As we get deeper into the holiday season, we wanted to share a reflection from guest author Kimberly Starr, who lost her son Tom to suicide in 2015. She wrote this nostalgic piece just nine months after his passing while facing the first Christmas without him at home.
Christmastime is Here
The Christmas season is a joyous time in our household, usually kicked off by our family going to purchase a tree at Beaver Bark, a local nursery in Tri-Cities. My husband LJ and sons Tim, Tom, and I often ate dinner out to celebrate my birthday before heading over to pick out our tree. We’d be helped by the same man each year who recognizes us not by name, but by tree size. We typically purchased a 10-12-foot tree which fills the whole corner of our living room and almost touches our vaulted ceiling. In the cold and sometimes snowy weather, he and LJ would work to tie to the tree to the roof of LJ’s Expedition. The event also included a family picture with Santa and at least a quick glimpse of the reindeer which were there every year. We then hurried home, driving the 25-mile trek as quickly and safely as possible to get the tree into water.
The tree always felt bigger when we got home and had to get it down from the roof of the car ourselves and into the house. As the boys got bigger (and LJ and I got older) Tim and Tom would maneuver the heavy tree through the front door themselves, careful to not break any of the branches. Last year with Tim at college, the three of us successfully wrestled through this process. I realized at that time we would likely only have a strong, strapping, young man in the house to help us accomplish this task for one more year, and that we might need to come up with another plan for future years.
LJ would have already crawled under the house to drag out the numerous red and green colored giant Tupperware boxes filled with tree lights, decorations and holiday knick knacks. That same day, if it was early enough, otherwise the next morning or afternoon, as LJ put the lights on the tree, I distributed battery-operated candles into each window and placed the other chotchkies throughout the house. Then LJ would relax as the boys and I decorated the tree, saving the handmade, cardboard and glitter-covered star on the top for last.
Our tree is a medley of ornaments, most with special stories and memories attached. When I was about 10 years old, my mother started a tradition that each year she would make an ornament specifically for me, so when I had my own tree someday, it would be full of decorations. This was a wonderful ritual we modified and adopted in our own household. Some years we bought ornaments, other years, we would make ornaments together for our tree. There are other special ornaments, too, like the paw pressings of cats who have passed over the years, and ornaments I made in pre-school many, many years ago. We have ornaments which have pictures of Christmases from my childhood that include my mother and father, in their 1970’s glory before their divorce, and my three grandparents who shared the holiday with us each year. LJ insists we have balls on our trees, so we have numerous colors and sizes of balls which also grace our masterpiece. There are ornaments purchased over the years from our travels, like a tiny replica of the Mulkiteo lighthouse and a parrot from Jungle Gardens in Sarasota. Our tree is a beautiful picture of our blended family, and it has a become a huge part of the holiday tradition at our house.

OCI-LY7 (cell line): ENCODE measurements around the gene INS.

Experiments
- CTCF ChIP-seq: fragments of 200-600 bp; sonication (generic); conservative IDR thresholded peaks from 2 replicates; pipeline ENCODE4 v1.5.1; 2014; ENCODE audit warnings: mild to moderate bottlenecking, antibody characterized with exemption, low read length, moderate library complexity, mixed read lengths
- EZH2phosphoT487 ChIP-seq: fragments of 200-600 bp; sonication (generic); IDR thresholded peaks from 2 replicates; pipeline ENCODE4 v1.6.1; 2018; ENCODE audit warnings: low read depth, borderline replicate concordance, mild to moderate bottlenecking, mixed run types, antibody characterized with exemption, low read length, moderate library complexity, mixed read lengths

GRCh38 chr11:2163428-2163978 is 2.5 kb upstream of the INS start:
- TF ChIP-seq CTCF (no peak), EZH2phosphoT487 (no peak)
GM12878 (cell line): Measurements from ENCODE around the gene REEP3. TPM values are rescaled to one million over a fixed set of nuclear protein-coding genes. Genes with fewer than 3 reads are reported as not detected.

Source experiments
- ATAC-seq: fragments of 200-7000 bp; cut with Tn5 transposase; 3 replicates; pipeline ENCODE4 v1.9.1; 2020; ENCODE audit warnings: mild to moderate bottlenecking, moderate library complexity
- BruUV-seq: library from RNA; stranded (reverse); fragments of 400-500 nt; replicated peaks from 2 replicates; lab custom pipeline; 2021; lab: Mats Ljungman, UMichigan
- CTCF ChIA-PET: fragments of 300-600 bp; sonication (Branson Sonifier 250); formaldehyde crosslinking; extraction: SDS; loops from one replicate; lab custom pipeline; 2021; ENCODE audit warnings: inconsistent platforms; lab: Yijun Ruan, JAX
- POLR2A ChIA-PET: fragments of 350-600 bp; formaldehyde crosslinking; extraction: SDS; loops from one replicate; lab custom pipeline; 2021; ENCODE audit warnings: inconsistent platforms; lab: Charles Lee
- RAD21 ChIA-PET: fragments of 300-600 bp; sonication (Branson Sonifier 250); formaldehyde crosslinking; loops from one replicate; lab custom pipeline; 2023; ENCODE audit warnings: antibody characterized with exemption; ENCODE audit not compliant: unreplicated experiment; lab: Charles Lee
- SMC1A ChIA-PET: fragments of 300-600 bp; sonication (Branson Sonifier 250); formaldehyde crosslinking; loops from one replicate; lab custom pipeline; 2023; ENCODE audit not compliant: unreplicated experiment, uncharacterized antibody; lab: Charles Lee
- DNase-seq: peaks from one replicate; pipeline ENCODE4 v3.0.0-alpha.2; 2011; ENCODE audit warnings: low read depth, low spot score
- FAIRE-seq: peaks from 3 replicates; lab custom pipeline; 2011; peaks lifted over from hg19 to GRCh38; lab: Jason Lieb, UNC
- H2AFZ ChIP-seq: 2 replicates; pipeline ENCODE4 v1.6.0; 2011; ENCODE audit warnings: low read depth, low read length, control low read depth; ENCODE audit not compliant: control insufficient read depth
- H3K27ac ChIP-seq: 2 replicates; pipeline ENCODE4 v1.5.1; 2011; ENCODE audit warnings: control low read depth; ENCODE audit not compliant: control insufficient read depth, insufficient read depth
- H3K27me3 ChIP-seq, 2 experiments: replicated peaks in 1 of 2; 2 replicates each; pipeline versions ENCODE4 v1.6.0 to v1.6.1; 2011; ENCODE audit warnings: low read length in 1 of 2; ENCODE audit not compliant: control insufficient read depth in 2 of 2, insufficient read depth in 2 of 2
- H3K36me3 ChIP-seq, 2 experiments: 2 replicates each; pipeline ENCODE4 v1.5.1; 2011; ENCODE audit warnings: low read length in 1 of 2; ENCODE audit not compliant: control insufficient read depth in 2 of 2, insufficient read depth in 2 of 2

But this year things are different. The boys are not here to help purchase, bring in, and decorate the tree, and the idea of opening the boxes of ornaments and seeing all of those memories laid out in front of me is daunting. Handling the “Pat the Bunny” book ornament Tom loved as a child or the ball ornament he made in Ms. Long’s first-grade class feels like more than my fragile heart can take. The joy of the season has been replaced by a sense of emptiness and dread. There is this internal battle between protecting my heart by avoiding the season altogether and fighting the tears and heartache by muddling through, not allowing Tom’s absence to steal the joy from this time of year. LJ and I knew as the boys got older and they started their own families, things would change and we would adapt to new holiday traditions, but we did not realize it would be this year, and neither of us were prepared for it quite yet.
Copyright 2015 Kimberly Starr